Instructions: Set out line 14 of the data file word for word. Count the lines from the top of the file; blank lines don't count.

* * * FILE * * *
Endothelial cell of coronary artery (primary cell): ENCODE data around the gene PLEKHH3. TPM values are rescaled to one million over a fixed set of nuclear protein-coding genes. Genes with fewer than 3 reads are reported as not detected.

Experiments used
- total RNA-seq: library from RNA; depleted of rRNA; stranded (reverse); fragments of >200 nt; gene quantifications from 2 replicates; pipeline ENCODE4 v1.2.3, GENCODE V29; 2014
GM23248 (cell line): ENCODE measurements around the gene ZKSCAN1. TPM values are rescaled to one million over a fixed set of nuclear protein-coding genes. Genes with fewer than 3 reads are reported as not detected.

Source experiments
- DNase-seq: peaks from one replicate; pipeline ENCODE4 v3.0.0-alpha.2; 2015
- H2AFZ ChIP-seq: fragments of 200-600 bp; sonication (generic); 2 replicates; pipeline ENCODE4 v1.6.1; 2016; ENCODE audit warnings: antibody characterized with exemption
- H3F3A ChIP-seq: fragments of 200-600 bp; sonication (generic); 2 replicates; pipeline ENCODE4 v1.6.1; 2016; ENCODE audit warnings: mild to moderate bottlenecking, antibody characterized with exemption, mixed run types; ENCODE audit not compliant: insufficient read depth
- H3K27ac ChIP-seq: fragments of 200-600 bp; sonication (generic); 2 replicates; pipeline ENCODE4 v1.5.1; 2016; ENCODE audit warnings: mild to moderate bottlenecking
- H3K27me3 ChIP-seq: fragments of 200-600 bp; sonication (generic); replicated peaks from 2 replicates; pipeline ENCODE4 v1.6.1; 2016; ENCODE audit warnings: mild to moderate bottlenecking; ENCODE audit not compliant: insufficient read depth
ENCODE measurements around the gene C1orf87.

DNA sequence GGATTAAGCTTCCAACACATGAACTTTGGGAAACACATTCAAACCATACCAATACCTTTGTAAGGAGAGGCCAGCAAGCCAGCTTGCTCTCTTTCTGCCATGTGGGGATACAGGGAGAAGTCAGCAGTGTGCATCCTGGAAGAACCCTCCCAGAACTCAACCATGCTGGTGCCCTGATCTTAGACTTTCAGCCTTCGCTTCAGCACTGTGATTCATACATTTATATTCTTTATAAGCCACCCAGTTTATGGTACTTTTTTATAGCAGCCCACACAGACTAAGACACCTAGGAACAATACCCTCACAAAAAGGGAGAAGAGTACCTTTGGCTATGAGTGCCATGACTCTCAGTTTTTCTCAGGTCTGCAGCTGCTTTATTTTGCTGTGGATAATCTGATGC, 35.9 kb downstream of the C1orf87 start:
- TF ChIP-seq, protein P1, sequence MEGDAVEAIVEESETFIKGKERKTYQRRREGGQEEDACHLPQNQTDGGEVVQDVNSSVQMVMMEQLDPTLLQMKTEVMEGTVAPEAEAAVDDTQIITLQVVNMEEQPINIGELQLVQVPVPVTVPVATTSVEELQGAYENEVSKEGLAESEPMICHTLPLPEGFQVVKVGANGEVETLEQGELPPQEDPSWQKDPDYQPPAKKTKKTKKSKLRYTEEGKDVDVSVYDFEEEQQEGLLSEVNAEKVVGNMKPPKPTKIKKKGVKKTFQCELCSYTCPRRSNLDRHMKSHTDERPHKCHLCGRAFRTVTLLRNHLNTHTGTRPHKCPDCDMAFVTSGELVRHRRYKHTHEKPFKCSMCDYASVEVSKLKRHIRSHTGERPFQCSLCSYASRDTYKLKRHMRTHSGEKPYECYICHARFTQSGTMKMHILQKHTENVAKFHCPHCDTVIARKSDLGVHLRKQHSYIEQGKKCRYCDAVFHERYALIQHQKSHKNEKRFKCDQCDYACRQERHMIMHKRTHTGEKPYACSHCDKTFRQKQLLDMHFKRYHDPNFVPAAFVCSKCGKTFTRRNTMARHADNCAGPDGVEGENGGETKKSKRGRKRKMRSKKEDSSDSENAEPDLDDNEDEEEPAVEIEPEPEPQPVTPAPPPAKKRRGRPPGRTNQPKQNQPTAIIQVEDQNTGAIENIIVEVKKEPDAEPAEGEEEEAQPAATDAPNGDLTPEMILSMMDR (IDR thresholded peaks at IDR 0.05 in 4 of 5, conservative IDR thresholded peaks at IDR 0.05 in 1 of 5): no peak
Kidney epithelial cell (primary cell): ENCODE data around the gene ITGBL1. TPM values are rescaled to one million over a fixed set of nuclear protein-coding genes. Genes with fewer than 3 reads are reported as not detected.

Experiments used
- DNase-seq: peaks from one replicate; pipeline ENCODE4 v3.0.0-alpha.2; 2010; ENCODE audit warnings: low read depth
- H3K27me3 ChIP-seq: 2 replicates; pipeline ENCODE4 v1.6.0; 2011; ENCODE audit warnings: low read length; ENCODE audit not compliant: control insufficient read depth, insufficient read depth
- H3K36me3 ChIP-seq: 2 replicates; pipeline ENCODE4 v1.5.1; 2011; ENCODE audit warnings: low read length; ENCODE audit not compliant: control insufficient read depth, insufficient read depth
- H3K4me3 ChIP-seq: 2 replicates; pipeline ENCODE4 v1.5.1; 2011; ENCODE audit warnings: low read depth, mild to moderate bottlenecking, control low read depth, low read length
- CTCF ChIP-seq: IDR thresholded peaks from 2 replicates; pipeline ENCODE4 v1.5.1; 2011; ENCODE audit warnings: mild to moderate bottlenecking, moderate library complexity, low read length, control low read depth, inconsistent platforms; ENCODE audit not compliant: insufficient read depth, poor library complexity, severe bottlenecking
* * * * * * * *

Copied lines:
Kidney epithelial cell (primary cell): ENCODE data around the gene ITGBL1. TPM values are rescaled to one million over a fixed set of nuclear protein-coding genes. Genes with fewer than 3 reads are reported as not detected.